Automatic shifting! Crazy rotors! The best road group just got better. Here are 12 things you have to know about Shimano’s new Dura-Ace Di2 disc-brake group.
1 - IT'S MOSTLY A FACELIFT
Underneath the new all-black styling of the 9100-series Di2, many of the fundamentals (cassette, chainring, derailleur motors) are the same as the previous generation 9000-series Di2. That’s probably why shifting performance is indistinguishable from before - not a knock, since the 9000 series was already the smoothest shifting and most polished drivetrain on the market, despite recent improvements by SRAM and Campagnolo.
2 - . . .EXCEPT FOR THE HYDRAULIC DISC HOODS AND LEVERS. THEY’RE DIFFERENT - AND THEY ROCK
The stars of the group are the revised dual-control levers for electronic shifting and hydraulic disc braking. The hoods are comfortable and substantial enough for a secure grip when you’re out of the saddle. The length, width, and contours of the levers are more pleasing than Shimano’s first dual-control lever for Di2 and disc brakes, the blocky and extra long RS785.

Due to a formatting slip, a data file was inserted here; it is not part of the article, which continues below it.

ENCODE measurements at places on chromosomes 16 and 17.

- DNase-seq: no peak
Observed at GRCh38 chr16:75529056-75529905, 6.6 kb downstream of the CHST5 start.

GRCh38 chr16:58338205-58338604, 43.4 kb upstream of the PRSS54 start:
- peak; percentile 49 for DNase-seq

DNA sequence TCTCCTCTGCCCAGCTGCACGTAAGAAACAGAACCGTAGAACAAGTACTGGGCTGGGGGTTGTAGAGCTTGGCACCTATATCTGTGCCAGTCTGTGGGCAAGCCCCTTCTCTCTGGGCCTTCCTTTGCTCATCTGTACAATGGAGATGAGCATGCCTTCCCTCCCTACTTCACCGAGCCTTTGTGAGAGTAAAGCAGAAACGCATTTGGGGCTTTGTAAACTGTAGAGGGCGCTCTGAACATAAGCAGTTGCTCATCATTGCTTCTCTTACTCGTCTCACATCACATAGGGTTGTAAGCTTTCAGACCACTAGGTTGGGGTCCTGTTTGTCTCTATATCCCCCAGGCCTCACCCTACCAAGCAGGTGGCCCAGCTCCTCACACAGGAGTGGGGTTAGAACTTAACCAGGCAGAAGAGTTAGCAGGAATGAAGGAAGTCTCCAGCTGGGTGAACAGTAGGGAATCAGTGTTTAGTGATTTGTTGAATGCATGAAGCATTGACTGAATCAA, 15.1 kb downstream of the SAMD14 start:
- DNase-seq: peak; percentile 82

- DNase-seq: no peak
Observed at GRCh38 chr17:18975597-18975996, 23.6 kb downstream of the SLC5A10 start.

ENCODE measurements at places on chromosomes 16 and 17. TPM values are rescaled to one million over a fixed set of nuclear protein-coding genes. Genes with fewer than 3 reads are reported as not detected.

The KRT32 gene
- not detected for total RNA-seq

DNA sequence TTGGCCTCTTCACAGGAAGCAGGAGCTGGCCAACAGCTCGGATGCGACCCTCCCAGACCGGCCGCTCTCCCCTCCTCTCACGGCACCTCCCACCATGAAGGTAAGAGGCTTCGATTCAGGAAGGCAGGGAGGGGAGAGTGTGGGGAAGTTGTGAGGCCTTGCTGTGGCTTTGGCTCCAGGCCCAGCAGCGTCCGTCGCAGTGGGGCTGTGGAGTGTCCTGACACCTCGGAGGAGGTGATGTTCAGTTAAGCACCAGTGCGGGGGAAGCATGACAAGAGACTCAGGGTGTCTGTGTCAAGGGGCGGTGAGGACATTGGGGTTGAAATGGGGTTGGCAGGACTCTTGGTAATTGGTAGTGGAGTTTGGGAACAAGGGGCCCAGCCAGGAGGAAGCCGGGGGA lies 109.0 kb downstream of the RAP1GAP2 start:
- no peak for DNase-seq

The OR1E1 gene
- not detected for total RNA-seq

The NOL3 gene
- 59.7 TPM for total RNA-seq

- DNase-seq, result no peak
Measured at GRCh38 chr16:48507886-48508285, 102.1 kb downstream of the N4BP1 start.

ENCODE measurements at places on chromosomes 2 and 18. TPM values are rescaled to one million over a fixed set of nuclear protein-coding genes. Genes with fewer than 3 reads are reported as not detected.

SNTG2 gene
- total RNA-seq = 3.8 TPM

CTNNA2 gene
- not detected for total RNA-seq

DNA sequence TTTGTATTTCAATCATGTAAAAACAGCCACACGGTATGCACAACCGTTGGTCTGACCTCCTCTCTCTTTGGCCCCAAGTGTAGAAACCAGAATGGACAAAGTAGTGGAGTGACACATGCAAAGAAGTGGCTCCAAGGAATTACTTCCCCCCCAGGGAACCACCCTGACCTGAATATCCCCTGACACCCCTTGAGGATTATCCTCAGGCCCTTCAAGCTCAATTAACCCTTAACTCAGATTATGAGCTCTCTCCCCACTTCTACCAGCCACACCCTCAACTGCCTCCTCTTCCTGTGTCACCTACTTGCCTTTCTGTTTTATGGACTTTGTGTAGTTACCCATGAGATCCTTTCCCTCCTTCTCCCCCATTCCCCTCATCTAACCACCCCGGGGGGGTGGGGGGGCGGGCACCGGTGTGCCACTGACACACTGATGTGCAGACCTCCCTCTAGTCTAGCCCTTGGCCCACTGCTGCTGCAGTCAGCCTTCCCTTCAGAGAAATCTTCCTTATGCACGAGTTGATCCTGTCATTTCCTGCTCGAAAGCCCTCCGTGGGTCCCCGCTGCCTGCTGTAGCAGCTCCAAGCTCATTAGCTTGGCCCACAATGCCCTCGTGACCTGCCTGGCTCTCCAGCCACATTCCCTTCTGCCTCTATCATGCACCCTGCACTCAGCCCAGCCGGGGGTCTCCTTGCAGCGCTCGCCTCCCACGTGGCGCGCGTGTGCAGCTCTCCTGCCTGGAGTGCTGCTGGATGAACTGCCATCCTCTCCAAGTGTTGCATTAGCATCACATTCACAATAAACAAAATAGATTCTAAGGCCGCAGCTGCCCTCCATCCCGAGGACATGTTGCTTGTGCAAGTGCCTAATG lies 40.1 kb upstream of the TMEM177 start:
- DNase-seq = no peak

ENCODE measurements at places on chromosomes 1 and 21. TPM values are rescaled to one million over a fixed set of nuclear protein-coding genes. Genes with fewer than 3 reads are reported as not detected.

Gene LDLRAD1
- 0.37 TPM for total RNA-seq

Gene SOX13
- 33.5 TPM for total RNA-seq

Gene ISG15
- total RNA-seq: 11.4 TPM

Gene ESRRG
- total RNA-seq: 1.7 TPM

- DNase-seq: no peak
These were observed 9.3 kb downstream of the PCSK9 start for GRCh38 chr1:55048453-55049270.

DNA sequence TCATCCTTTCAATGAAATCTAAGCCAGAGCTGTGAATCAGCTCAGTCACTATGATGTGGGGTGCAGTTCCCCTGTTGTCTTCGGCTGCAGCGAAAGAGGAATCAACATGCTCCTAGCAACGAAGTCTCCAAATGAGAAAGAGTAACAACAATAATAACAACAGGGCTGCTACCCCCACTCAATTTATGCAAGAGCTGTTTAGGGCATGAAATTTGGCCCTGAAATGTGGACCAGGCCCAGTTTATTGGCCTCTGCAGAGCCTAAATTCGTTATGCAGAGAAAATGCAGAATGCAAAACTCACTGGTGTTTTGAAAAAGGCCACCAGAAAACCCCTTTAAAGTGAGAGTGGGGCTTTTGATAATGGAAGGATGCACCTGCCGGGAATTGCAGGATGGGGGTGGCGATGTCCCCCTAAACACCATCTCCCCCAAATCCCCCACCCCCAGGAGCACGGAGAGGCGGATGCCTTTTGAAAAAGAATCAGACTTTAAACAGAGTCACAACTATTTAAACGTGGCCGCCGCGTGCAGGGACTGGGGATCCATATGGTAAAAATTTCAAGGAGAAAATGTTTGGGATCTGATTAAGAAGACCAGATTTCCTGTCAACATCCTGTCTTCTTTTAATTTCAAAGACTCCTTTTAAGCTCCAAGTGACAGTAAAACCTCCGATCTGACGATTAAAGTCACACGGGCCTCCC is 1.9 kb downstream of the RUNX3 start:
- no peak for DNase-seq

3 - THERE’S A POWER METER
The new integrated power meter crank (an additional cost) features independent left and right power measurement in the crankarms, with a rechargeable battery in the axle. Claimed accuracy is +/- 2 percent. It broadcasts on ANT+ and uses Bluetooth LE so you can adjust settings and push firmware updates through your smartphone.
4 - THE BUTTONS FEEL BETTER, AND IT’S HARDER TO MIS-SHIFT
The new Di2 shift buttons have a more definitive click (in feel and sound). They rattle less, and we experienced fewer accidental gear changes (particularly while wearing long-finger gloves). The shift button closest to the handlebar is about 1cm longer now and easier to reach from the drops.